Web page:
Individual governments have also spoken out for free trade. On the same day as Azevedo spoke Trade Ministers from Canada, Australia, Chile, Brunei and Myanmar joined forces with New Zealand and Singapore by committing to keep supply chains open and remove any existing trade restrictive measures on essential goods, especially medical supplies, in the face of the Covid-19 crisis.
UK Ministers are sending some similar signals. UK Trade Minister Greg Hands spoke to his Czech, Swedish, French and Italian opposite numbers on 26-27 March about the need to keep global supply chains operating, particularly in pharmaceutical and medical equipment.
But the direction of travel is still unclear
It is still too early to claim that we are seeing an international response along the lines of the co-ordinated efforts to tackle the global financial crisis in 2008.
Welcome as the latest G20 commitments are, there is still a lack of detail as to what specifically the G20 will do to deliver on these goals and no clarity when the G20 will next meet.
Concerns remain that the impact of the crisis could be to increase global tensions (particularly if a blame game develops between the west and China) and to push governments to prioritise national security – including by reducing interdependence of supply chains – over economic openness.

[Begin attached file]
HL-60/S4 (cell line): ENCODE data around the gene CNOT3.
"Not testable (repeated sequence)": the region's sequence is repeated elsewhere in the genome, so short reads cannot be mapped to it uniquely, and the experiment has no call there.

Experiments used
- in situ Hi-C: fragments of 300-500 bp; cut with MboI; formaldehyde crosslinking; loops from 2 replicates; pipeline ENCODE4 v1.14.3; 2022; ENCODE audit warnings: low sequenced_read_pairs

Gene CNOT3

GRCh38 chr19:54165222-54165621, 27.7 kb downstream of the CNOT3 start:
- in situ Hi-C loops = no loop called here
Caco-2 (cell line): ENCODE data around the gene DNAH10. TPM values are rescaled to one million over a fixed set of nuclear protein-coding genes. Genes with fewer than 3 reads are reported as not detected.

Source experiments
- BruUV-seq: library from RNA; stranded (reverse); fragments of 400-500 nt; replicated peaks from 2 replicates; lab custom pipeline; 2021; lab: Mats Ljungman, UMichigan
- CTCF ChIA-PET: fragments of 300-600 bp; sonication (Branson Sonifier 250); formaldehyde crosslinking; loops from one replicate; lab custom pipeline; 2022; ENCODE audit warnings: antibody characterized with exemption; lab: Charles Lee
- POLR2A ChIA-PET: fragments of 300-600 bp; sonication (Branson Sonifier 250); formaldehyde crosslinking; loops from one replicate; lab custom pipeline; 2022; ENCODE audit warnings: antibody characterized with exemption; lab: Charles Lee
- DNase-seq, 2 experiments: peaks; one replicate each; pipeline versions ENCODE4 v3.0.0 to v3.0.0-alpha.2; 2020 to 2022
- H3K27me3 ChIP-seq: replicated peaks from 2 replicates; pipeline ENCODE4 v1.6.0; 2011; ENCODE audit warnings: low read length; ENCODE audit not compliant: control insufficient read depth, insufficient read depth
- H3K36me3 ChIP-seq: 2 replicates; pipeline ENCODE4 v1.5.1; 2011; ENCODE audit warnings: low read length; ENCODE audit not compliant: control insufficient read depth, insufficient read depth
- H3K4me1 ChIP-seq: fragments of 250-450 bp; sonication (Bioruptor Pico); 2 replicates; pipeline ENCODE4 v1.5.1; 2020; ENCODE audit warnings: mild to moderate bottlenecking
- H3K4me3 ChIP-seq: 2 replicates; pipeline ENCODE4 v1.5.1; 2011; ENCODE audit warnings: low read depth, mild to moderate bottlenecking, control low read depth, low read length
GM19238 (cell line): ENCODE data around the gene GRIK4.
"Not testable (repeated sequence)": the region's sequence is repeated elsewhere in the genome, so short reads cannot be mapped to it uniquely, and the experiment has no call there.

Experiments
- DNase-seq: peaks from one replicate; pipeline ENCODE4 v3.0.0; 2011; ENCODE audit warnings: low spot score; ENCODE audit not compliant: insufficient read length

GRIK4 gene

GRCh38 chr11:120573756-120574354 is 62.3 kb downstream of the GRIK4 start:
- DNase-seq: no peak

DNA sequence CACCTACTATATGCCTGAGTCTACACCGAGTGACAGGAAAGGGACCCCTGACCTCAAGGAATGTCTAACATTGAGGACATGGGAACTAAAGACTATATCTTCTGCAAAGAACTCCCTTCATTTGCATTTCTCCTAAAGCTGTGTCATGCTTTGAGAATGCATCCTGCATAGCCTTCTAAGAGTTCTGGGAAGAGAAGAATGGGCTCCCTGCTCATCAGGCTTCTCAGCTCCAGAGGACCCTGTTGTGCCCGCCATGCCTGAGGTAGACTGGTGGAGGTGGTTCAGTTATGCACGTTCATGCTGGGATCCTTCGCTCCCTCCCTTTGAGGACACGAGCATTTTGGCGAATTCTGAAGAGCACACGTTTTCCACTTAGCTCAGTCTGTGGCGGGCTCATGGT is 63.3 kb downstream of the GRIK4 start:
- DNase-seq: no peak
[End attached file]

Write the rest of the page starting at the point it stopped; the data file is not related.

The CBI is reaching out to members and international business organisations to make the case for co-ordinated action
The CBI has been actively reaching out to other leading business federations including the German BDI, US Chamber, the Japanese Keidanren to share best practice and to discuss a co-ordinated business response. Working with BusinessEurope the CBI fed into a Message to the members of the European Council ahead of their video conference on 26 March 2020, highlighting the business priorities for action to the crisis and how to keep trade going.
Elsewhere, the CBI is working with partner federation to publicly call for a co-ordinated international response. On 27 March the Global Business Coalition - which brings together 16 business federations including the CBI and its US, Japanese German and French counterparts - issued two joint statements supporting consolidated efforts to mitigate the harm to the global economy, asking G20 countries to cut export restrictions on medical gear.
As business and governments’ everywhere continue to explore the best means to respond to the pandemic, the CBI is seeking members views on the international response to the crisis, both for short-term crisis management and for medium-term crisis recovery. Please contact EmailtoTradeLondon@cbi.org.uk if you wish to input.